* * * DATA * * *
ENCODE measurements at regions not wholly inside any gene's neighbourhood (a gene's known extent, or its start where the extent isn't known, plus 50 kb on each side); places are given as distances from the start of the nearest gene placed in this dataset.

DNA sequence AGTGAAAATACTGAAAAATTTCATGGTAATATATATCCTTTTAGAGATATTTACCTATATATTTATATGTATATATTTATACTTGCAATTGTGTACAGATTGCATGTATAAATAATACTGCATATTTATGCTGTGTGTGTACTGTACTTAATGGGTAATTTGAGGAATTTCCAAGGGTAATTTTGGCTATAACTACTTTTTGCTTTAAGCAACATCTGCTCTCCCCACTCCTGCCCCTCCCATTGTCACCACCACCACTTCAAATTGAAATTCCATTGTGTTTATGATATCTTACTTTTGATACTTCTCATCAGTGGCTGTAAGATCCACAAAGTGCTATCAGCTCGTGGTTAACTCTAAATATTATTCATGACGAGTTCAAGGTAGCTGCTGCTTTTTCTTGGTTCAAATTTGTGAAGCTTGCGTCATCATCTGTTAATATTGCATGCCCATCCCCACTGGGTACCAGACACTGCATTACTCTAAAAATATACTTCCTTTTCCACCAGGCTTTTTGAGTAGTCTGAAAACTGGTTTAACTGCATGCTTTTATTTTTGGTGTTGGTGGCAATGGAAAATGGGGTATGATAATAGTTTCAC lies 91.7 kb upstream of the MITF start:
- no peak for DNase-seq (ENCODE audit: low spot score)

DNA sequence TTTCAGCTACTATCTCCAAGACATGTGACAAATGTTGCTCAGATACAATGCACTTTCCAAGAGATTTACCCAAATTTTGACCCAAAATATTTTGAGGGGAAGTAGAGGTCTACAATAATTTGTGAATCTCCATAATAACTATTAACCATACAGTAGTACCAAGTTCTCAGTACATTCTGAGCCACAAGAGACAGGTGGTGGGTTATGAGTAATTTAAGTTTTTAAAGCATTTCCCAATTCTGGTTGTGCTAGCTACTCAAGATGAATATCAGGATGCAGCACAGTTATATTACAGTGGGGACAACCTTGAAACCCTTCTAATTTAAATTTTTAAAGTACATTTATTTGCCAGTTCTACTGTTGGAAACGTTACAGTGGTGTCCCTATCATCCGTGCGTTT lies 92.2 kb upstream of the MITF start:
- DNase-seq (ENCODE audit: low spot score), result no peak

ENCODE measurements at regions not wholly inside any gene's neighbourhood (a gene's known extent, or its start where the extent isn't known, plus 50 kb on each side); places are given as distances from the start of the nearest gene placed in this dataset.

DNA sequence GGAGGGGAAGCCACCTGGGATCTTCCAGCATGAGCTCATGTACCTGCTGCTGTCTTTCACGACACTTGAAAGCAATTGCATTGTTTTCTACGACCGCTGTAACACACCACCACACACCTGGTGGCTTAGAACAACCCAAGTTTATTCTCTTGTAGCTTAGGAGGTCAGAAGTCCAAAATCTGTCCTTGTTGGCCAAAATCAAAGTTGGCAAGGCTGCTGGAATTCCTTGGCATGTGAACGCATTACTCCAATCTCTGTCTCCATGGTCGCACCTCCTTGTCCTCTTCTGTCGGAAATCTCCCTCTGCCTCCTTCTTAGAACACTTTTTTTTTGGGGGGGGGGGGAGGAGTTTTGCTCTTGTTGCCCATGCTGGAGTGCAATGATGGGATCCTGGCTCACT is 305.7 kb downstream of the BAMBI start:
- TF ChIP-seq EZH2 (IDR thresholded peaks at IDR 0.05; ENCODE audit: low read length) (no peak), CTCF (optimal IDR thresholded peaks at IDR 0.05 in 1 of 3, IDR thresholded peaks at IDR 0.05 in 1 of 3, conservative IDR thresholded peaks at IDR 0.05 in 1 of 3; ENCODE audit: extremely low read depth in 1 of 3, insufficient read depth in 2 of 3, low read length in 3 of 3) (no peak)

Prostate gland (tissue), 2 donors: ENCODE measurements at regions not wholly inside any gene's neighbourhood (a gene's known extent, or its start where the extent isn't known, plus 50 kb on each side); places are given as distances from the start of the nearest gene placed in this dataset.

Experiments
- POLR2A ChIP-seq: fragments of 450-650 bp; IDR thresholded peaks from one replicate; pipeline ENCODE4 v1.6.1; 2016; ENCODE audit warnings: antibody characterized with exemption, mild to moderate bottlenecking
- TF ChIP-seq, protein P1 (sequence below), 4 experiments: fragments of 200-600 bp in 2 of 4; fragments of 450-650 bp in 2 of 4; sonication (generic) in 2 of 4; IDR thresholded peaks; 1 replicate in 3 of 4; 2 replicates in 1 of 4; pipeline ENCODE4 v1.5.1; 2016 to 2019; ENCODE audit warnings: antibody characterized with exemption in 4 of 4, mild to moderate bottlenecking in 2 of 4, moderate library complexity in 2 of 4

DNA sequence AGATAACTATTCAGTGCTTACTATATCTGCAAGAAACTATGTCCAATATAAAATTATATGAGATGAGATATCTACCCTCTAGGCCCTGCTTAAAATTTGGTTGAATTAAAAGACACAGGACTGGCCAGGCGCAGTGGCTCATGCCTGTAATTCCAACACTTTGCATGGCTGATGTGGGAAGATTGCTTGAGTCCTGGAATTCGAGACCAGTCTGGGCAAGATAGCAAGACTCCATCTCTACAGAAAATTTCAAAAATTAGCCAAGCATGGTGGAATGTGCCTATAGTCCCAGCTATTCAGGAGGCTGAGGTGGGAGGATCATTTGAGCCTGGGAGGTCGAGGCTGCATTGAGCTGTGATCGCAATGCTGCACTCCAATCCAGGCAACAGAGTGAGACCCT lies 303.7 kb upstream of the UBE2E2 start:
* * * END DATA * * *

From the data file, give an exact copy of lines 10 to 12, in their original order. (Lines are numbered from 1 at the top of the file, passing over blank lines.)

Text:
Experiments
- POLR2A ChIP-seq: fragments of 450-650 bp; IDR thresholded peaks from one replicate; pipeline ENCODE4 v1.6.1; 2016; ENCODE audit warnings: antibody characterized with exemption, mild to moderate bottlenecking
- TF ChIP-seq, protein P1 (sequence below), 4 experiments: fragments of 200-600 bp in 2 of 4; fragments of 450-650 bp in 2 of 4; sonication (generic) in 2 of 4; IDR thresholded peaks; 1 replicate in 3 of 4; 2 replicates in 1 of 4; pipeline ENCODE4 v1.5.1; 2016 to 2019; ENCODE audit warnings: antibody characterized with exemption in 4 of 4, mild to moderate bottlenecking in 2 of 4, moderate library complexity in 2 of 4